Fourth is the death penalty TV ad that puts Darren White front and center as well as Martinez, the discredited parole board director.

Yes, it's still somewhat early. But not by much. Early voting is less than 90 days out. Voters have little to judge how Martinez would lead the state other than how she she conducts her campaign. Those paying close attention in these early innings may be in need of some reassurance--or at least a week or two free of rookie errors.


The Martinez campaign sprouted another problem over the weekend when Susana's new spokesman was booked for DWI

Raj Shah was arrested on an aggravated DWI charge in Albuquerque early Sunday morning. Shah, 25, was pulled over by State Police just after midnight in a silver BMW near the intersection of San Mateo and Osuna and arrested several minutes later.. As of Sunday evening, Shah was in the Metropolitan Detention Center on a $5,000 bond. The Martinez campaign took quick action after it found out about the arrest Sunday afternoon.

"Raj Shah … was immediately terminated," said Ryan Cangiolosi, Martinez's campaign manager...Shah had moved to New Mexico a little more than a week ago to work for Martinez's campaign.

First, the assistant DA in Martinez's office forwarding racist emails and now this. Someone send Susana a fire extinguisher.


Denish has also earned a spot in the TV bloopers show by coming with an early ad about Martinez's conviction rate as Dona Ana County district attorney. The spot was shot down and had to be recut. Also, that Denish ad accusing Martinez of "not doing her job" when it comes to two sex offenders has been spanked by FactCheck.org which said:

The Denish campaign did not prove that Martinez "didn’t do her job."

Di's latest ad, released Friday as was Susana's, makes a none too subtle play for the support of Hispanic women. In fact, the ad is dubbed "La Familia" and features testimonials from, well, Hispanic women. (See it here.)

Denish has been given a lukewarm reception among many Hispanic Dems and is gong to work to invigorate this essential core of the Democratic base. This ad is also rare in that she does not take a shot at Martinez. That in itself will be welcome to a large swath of voters already disillusioned by the negative and picayune tone of the campaign from both sides.


This appears to be a favorable year for the R's. What we see as early Martinez missteps would be more costly in any other year, but she needs to stop making them before they become part of her political persona. Also, there may be a calculation by the R's that the race is Susana's to lose. Given the favorable environment, they may see no need to pivot to the center. That's a risky calculation and one that in the past has decimated the New Mexican Republican Party. After several cycles of promulgating an uncompromising, ideological driven agenda, the party commands hardly any high-level representation in state politics.

Wouldn't ads about the economic crisis and Democratic competence get Martinez where she needs to go, rather than wedge issues like the death penalty which are so effective in a GOP primary? Or ads that tell us something about who Susana Martinez is? The state still doesn't know.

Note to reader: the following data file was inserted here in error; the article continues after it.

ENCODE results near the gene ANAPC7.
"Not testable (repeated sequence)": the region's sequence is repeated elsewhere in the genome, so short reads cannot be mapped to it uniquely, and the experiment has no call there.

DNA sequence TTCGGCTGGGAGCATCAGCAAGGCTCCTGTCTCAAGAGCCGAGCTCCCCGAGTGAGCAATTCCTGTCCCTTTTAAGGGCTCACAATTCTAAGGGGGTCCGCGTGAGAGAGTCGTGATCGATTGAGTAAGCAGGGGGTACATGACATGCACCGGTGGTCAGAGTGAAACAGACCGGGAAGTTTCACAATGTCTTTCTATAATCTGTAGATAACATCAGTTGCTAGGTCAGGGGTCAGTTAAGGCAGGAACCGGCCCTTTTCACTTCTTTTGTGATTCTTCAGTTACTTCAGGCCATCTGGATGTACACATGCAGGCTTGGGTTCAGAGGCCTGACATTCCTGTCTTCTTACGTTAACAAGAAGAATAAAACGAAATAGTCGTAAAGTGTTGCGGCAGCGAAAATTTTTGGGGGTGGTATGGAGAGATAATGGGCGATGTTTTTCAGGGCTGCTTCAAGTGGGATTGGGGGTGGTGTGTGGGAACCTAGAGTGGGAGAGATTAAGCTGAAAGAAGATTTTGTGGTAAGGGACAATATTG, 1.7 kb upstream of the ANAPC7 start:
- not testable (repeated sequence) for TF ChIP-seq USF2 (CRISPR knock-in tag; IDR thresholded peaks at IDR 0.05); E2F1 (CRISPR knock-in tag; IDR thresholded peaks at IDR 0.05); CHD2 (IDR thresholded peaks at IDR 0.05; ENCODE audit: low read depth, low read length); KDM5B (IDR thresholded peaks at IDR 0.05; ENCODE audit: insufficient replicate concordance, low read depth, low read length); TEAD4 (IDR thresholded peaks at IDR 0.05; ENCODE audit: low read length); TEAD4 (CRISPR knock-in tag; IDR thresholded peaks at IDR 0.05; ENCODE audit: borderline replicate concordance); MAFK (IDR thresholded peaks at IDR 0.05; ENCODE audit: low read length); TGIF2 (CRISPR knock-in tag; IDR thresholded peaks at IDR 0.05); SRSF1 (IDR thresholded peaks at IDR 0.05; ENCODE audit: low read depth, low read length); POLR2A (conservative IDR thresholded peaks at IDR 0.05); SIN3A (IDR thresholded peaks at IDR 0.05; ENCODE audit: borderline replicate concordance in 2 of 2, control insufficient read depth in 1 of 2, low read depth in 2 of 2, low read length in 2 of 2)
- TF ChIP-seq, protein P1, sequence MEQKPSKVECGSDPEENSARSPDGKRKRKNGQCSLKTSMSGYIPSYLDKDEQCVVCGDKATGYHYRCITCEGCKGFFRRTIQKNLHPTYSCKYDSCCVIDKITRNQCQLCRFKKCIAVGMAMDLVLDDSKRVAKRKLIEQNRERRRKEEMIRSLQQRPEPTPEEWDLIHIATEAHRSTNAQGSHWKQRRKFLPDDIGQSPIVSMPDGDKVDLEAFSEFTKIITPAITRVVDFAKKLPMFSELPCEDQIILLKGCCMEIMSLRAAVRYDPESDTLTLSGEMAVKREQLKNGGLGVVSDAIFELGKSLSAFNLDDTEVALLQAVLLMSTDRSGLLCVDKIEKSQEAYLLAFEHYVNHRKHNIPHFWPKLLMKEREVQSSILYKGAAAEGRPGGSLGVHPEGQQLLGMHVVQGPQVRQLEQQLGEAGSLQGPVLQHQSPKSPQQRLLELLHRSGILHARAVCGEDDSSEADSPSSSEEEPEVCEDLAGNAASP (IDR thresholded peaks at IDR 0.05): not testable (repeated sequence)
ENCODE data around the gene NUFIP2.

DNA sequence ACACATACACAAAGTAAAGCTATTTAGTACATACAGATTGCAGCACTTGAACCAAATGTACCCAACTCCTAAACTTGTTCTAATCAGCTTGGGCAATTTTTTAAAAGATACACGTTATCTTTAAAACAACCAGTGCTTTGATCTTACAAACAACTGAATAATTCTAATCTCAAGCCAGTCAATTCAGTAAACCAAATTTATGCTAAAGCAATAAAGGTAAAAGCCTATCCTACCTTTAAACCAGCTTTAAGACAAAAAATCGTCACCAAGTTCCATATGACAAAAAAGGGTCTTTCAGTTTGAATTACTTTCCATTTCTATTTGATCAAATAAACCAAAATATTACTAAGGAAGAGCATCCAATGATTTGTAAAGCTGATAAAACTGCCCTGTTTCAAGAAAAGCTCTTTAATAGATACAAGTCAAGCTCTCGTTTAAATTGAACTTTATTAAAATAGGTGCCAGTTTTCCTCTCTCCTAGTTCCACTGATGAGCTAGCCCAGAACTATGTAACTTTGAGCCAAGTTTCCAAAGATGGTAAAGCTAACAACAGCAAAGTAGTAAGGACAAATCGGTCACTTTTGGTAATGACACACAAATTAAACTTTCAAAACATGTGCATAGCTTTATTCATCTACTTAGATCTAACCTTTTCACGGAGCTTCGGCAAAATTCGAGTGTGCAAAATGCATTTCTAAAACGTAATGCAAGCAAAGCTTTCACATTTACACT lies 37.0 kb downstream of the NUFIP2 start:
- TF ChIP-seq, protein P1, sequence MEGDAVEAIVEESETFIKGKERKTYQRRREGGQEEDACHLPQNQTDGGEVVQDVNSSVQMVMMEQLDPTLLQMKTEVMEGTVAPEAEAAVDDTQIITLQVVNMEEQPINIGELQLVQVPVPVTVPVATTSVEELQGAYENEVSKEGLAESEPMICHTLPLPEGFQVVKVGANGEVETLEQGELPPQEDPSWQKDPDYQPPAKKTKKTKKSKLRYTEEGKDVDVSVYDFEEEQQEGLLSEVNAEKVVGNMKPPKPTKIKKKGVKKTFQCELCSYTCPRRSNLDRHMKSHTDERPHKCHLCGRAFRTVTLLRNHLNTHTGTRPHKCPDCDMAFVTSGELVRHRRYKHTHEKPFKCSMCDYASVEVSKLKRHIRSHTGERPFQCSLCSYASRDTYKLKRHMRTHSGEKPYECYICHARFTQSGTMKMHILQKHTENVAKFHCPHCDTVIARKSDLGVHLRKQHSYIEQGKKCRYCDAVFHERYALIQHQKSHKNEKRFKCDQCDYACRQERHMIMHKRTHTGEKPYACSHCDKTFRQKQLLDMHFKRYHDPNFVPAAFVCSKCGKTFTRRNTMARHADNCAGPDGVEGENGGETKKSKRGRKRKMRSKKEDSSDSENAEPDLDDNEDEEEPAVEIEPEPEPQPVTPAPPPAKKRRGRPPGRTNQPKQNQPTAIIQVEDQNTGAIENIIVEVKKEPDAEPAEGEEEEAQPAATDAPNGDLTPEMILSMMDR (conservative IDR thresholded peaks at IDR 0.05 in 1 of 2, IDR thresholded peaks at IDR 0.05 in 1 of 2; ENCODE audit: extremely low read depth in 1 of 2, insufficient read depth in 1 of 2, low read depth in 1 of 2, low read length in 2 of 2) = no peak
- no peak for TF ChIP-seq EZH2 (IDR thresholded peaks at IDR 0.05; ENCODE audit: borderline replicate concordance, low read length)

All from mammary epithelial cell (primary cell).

Denish and the Dems are feeling the heat. They have slammed Martinez's DA record repeatedly in paid TV and yet the race is essentially tied. Maybe it would be worse if they hadn't done the early negative. Hard to say. But the Democratic nominee needs to patiently recapture the Hispanic base that appears to be drifting in the face of Martinez's historic candidacy. Denish's new ad is a step in that direction.

Unless Martinez already has this thing won on a "throw the bums out no matter what" platform, Denish may get a break if the DA stays with national Republican orthodoxy that voters here in 2008 rejected as intellectually exhausted.


New Mexico may lag behind in a variety of quality of life stats, but when it comes to coking up a juicy hamburgers and great french fries, we more than hold our own.

We simulated our own version of the hamburger wars recently, visiting the Buckhorn Tavern at San Antonio (south of Socorro) and then stopping in at Five Guys, the renowned national chain that recently opened in ABQ's far NE Heights.

Buckhorn Tavern owner Bobby Olguin (wife Debbie is co-owner) is no stranger to the battle. He won a cooking "throwdown" with the Food Network's famous Bobby Flay, and last July Big Bill recognized the achievement by declaring a Buckhorn Tavern Day" in the state.

But that was then, what about now? Well, Five Guys comes close to tying Olguin's Buckhorn. Their burgers are juicy indeed and very tasty, but they don't offer green chile and they lose the face-off over the french fries. Five Guys serves fries cut from genuine Idaho potatoes that are truly delicious In fact, they post on a board where in Idaho that day's potatoes came from and there are bags full of them stacked at the front of the restaurant.

The Buckhorn also makes homemade fries, but theirs are more tasty because, we think, of the oil used to deep fry them. But knowing Olguin he is not going to be happy that he beats out Five Guys on the fries while the hamburger duel is almost too close to call.

He will probably demand a throwdown ala Bobby Flay. Bring it on, Buckhorn Bobby. Just make sure we're one of the judges.

This is the home of New Mexico politics.

Email your news and comments, anonymously if you wish. Interested in advertising here? Drop us a line.

Not for reproduction without permission of the author
website design by limwebdesign